20 January 2012

Grey Water Wheelie Bin

Recently we purchased a heavy-duty 140L plastic wheelie bin from Weatherworks designed to capture and distribute water from our washing machine. This is a great alternative to a plumbed-in grey water system for those of us in rental properties who can't make permanent changes.

 

The washing machine pipe hooks over the side of the bin, which sits next to the machine while it is operating. We sometimes tie a bit of rag around it to catch the lint, as in the photo below.
 

We then wheel the bin outside to where water is needed. A tap fitting allows for a hose attachment, or we often just bucket it out straight onto the garden. No more lugging buckets all over the place!

I like the hose attachment, but Tyson finds the water flow too slow so goes with buckets most days. We don't have lawn (except for on the verge, where our rear neighbours water HALF of the front verge and our other-side neighbour gives a less-intense sprinkle to 'our' half, resulting in a very obvious divide between lush green lawn and the patchy brown hanging-in-there covering we are satisfied with) but these bins are designed to flow slowly enough to gently 'flood' a lawn area. Some models are also designed to catch roof run-off. More expensive models have an in-built pump so that you can water at pressure as from a garden tap.

The bin is reasonably easy to manoeuvre, although its four single-direction wheels sometimes make turning corners a bit of a heave. However, we have still decided that it is probably an activity best avoided by a pregnant lady, so Tyson is doing all the bin wheeling for now. 

Initial Time: However long it takes you to decide on the what and how of a new purchase. The guy we bought from delivered it to us for free, as we were not too far away. Setting it up by the washing machine takes no time at all.

Initial Cost: $180. We chose to support a local small business, which often has a stall at our farmers' market. We could have bought a cheaper one if we had it shipped from Melbourne or went with a two-wheel single-axle version from Bunnings.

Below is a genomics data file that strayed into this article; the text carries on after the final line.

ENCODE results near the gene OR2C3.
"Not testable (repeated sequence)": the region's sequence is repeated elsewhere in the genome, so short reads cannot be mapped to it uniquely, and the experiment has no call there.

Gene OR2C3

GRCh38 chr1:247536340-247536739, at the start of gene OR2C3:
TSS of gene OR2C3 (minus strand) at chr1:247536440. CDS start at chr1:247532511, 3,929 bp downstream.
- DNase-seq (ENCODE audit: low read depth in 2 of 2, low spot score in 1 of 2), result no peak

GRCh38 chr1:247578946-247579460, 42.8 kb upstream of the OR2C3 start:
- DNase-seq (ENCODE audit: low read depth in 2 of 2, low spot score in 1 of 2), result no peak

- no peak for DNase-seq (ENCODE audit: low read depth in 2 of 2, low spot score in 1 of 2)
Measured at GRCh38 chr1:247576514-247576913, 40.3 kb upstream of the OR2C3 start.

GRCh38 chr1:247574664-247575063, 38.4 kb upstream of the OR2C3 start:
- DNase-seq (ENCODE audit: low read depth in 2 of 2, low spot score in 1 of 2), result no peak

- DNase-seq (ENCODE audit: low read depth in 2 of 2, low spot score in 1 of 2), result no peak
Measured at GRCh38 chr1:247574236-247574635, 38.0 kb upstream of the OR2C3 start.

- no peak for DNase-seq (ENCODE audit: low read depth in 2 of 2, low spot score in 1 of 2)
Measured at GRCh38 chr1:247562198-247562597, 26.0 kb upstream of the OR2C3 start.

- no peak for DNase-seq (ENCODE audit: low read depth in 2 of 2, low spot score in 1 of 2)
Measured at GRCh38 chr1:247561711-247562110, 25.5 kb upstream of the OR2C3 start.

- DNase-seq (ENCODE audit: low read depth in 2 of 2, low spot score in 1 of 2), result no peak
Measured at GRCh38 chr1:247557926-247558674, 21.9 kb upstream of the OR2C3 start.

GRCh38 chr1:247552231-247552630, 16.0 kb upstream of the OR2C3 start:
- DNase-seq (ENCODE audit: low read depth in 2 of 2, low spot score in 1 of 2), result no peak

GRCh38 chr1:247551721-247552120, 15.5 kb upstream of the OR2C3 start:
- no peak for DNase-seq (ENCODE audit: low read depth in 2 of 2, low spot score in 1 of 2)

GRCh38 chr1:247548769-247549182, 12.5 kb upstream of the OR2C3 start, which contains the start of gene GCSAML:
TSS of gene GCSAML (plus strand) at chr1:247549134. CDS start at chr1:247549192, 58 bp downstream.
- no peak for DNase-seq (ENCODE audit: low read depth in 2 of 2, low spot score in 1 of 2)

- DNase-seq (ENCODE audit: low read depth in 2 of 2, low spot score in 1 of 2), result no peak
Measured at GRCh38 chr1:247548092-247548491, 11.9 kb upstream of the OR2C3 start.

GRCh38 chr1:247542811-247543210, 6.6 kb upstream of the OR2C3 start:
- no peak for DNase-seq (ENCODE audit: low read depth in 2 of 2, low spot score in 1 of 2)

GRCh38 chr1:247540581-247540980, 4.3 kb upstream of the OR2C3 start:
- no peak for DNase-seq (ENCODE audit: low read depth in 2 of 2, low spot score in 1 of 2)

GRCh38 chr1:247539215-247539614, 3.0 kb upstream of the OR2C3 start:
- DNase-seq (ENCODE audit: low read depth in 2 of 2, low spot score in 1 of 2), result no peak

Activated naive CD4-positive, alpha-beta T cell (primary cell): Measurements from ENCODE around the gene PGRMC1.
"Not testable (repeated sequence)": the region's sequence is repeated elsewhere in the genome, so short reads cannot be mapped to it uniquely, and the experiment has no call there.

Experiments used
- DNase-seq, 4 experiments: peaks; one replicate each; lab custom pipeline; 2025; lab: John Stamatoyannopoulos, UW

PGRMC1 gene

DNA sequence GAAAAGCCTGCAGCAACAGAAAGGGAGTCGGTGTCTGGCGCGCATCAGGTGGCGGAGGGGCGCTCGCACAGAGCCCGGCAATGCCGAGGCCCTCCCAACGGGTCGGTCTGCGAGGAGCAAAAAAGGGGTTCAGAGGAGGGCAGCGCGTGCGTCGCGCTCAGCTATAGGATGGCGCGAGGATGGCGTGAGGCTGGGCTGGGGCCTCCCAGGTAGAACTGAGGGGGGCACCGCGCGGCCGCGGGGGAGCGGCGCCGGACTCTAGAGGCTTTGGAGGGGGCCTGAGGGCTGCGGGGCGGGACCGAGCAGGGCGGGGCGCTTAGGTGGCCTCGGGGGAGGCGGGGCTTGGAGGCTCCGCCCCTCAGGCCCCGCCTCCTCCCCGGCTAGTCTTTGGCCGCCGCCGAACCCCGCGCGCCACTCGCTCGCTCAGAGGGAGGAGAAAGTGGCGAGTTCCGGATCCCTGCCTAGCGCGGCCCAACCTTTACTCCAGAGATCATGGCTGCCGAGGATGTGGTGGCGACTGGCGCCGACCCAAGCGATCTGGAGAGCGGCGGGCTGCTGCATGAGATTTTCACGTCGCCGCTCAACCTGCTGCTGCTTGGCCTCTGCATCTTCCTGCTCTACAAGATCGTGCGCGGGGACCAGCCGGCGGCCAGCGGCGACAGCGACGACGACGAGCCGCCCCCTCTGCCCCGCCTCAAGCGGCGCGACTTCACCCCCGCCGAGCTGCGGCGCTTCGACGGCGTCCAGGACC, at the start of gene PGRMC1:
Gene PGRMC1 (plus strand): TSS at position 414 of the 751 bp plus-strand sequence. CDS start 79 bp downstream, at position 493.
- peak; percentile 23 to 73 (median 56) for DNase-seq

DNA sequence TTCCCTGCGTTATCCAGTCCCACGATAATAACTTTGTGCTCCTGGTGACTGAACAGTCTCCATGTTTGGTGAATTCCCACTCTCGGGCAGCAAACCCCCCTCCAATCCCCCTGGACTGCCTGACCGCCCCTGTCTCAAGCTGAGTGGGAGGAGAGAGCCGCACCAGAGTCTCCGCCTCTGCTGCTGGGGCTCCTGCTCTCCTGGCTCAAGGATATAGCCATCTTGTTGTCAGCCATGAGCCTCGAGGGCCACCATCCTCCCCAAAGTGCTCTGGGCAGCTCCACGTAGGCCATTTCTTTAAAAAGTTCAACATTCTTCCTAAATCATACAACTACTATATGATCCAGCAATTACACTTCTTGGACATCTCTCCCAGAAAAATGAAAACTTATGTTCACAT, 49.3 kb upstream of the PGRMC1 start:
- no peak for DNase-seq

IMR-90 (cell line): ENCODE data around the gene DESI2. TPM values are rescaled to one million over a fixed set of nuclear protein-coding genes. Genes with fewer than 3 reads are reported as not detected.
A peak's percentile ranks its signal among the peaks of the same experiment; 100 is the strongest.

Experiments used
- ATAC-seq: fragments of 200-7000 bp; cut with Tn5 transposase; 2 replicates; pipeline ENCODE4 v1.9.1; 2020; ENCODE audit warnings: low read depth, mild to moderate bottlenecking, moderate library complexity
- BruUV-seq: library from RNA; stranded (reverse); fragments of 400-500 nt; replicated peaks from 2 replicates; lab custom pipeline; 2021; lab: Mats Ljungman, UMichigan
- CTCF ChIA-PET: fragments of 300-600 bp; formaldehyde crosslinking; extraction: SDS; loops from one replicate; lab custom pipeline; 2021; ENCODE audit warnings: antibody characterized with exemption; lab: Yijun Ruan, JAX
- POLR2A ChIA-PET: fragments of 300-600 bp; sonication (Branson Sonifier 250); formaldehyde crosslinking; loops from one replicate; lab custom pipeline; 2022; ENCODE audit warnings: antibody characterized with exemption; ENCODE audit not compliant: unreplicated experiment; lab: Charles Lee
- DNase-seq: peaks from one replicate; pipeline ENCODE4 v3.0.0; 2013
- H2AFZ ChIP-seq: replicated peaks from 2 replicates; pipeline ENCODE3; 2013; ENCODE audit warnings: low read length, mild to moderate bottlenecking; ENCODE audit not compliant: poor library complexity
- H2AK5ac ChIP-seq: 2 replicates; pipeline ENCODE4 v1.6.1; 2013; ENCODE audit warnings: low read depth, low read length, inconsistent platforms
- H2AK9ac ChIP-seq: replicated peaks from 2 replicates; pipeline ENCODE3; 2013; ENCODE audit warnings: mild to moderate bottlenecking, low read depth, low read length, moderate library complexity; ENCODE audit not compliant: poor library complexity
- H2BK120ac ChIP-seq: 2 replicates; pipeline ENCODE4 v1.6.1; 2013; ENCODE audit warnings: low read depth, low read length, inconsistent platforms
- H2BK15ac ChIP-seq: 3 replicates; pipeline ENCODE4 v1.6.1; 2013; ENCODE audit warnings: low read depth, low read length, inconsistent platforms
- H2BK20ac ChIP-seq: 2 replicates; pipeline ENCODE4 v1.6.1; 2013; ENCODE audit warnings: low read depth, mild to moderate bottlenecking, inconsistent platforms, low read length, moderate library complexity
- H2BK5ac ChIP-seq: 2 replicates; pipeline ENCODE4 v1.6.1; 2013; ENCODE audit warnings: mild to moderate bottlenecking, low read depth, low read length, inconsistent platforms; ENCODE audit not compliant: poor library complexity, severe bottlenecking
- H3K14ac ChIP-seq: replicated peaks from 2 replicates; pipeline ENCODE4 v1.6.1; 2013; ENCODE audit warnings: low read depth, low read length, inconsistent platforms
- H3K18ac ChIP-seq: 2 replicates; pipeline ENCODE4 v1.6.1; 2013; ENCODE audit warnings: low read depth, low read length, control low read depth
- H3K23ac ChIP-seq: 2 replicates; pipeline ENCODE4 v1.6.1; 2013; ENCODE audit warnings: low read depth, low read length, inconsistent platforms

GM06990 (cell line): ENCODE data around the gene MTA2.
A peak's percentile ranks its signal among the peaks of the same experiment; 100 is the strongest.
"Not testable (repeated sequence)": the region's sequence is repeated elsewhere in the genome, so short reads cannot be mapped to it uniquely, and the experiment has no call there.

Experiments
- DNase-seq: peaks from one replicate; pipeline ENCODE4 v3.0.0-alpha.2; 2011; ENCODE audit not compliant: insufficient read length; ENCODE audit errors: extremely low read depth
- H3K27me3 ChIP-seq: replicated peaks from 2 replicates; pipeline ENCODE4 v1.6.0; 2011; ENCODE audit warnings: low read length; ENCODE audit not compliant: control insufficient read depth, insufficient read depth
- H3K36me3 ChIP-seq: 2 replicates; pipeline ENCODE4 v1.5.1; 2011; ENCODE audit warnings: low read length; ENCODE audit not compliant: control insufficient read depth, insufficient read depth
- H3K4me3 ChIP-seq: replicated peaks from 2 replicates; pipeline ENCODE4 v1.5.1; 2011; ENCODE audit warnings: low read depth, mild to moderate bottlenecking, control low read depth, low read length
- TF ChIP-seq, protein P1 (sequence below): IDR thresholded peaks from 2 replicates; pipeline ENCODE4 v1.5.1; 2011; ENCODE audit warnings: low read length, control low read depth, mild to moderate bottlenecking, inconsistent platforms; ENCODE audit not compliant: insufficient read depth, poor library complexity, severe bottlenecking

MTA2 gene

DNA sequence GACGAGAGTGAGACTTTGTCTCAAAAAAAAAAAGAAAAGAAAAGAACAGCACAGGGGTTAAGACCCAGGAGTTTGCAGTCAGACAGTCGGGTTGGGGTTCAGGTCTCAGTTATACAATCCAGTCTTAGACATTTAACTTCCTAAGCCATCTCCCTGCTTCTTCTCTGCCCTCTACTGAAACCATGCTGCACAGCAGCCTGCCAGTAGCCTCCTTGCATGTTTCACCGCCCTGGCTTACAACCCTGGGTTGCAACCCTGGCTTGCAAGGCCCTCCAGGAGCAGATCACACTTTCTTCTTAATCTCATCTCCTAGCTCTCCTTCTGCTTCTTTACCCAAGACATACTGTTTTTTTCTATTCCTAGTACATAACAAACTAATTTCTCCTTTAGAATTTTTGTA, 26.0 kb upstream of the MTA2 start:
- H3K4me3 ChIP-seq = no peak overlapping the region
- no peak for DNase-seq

Ongoing time or cost commitment: Watering the garden still takes time. There is just no getting around that unless you go with an irrigation system that does the whole garden just by turning on and off at a tap. But its only about 15 minutes most days, and Eva loves watering with Tyson.

Impact: We are capturing about 60L more water per wash than our previous system of buckets in the wash trough allowed. This photo shows the water level after one washing load, which gives an idea of how much we are catching and recycling.

Tyson has decided that even with this extra water our vegies need more than we can capture through this hottest part of summer if they are going to give us anything more than scruffy leaves, so we also turn on the drip irrigation system from the mains for about 3 minutes each day (it uses about 25L/minute).

7 comments:

  1. Greywater re-use for garden irrigation should be encouraged in both urban and rural households
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  2. Love your work guys! I want to get a similar set up, but am interested in the water pressure issue. Will the water flow from a hose when you stand up? Or does the end of the hose need to be lower than the outlet point on the bin? Thanks!

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    1. The end of the hose has to be lower. Tyson has drilled small holes into our outlet hose so that it acts as a drip irrigation system when the bin is set on the lawn. Yes lawn: since writing this we have nurtured into existence a verge lawn using ONLY grey water, and its looking pretty good at present even though it hasn't rained here for nearly 4 months.

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  3. also since writing this: we found getting the bin over the back doorstep a pain, so bought an extension piece for the washing machine outlet pipe, which reaches out the back door and allows the bin to stay outside.

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  4. Does the soap affect the garden? Do you use a specific laundry soap?

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    1. We choose eco-friendly soap powder that is free of phosphorus and petrochemicals. Two brands we use are Aware or EarthsChoice, both of which are competitively priced. There are lots of others, some of which are quite expensive (and I think address a wider range of sustainability issues).

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    2. ... and the soap does not appear to harm the garden. We are a bit more careful what we put onto the vegies, and ensure we wash them all carefully if they have had laundry water on them.

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